Theology is the persistent asking and disciplined answering of the question: Given that the Christian community has in the past said and done such-and-such, what should it do now? The question may be divided: (1) What has the Christian community in fact said and done? and, (2) What should it say and do in the future? (Story and Promise, vii)Of course, central to that proclamation and action is the Eternal Love who has created all things and is drawing all things back to Godself.
I have always believed that, if this is what theology is really about, whatever else it does it should fascinate us and challenge us. Recently I discovered that Augustine believed something very similar: ‘the eloquent should speak in such a way as to instruct, delight, and move their listeners’ (doc. Chr. 4.74). And building on that formula for eloquent oratory, he gave the following instruction to would-be preachers (and theologians):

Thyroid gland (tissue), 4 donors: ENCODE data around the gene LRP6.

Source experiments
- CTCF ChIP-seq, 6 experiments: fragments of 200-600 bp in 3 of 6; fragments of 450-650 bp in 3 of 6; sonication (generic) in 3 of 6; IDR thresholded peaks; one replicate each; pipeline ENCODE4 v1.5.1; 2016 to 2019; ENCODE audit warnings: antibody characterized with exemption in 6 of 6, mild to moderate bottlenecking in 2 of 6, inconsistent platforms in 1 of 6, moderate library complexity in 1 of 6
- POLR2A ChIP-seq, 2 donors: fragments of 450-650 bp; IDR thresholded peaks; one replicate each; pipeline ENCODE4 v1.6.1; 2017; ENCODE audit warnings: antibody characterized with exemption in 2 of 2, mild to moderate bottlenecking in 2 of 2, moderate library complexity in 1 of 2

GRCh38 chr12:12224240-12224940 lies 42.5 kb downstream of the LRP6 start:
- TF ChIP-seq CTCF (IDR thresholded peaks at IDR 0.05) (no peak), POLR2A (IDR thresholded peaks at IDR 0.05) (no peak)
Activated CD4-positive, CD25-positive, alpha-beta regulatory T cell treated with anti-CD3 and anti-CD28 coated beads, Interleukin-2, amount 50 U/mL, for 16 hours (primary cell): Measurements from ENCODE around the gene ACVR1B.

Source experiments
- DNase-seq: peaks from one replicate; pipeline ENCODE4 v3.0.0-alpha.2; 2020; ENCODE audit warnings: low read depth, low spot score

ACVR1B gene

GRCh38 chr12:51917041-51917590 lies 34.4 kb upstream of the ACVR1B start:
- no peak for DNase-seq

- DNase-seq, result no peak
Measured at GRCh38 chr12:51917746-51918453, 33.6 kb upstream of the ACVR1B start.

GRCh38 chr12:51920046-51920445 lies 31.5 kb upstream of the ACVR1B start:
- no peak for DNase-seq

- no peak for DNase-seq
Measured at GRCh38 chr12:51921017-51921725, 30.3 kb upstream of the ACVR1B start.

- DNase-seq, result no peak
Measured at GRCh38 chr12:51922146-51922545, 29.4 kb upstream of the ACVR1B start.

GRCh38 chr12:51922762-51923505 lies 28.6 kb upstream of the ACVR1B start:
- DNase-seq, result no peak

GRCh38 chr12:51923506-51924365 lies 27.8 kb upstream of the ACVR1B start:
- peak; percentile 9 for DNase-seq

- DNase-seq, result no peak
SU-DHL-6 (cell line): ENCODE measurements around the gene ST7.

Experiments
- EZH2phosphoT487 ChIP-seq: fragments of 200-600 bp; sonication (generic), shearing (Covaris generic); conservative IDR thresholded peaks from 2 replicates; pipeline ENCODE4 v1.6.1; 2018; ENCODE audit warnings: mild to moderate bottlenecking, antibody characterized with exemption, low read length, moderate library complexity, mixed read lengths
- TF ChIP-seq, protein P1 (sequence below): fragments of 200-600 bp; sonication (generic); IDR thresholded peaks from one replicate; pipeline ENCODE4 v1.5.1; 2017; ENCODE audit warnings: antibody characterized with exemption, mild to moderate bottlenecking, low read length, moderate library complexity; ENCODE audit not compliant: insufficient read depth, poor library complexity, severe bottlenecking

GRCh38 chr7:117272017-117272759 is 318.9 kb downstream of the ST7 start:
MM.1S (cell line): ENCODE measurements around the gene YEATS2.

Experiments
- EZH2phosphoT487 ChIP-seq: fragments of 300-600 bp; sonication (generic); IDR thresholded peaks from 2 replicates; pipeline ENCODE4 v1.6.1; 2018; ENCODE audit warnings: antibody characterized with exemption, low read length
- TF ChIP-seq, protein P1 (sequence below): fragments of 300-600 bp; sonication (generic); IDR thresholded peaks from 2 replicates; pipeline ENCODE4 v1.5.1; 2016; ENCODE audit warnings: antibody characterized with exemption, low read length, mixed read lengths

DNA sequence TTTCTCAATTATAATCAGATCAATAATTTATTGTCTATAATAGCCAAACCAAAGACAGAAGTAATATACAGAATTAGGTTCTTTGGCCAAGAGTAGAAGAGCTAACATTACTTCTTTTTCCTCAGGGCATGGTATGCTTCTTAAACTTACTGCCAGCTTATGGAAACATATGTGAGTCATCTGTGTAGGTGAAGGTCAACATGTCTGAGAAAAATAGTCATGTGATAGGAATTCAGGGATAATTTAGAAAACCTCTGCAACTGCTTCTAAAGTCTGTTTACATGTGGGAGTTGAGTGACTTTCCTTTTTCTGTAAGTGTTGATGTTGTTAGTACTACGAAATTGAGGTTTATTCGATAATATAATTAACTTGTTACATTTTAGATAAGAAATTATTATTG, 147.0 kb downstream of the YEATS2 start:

The aim of our orator, then, when speaking of things that are just and holy and good – and he should not speak of anything else – the aim, as I say, that he pursues to the best of his ability when he speaks of these things is to be listened to with understanding, with pleasure, and with obedience. (doc. Chr. 4.87)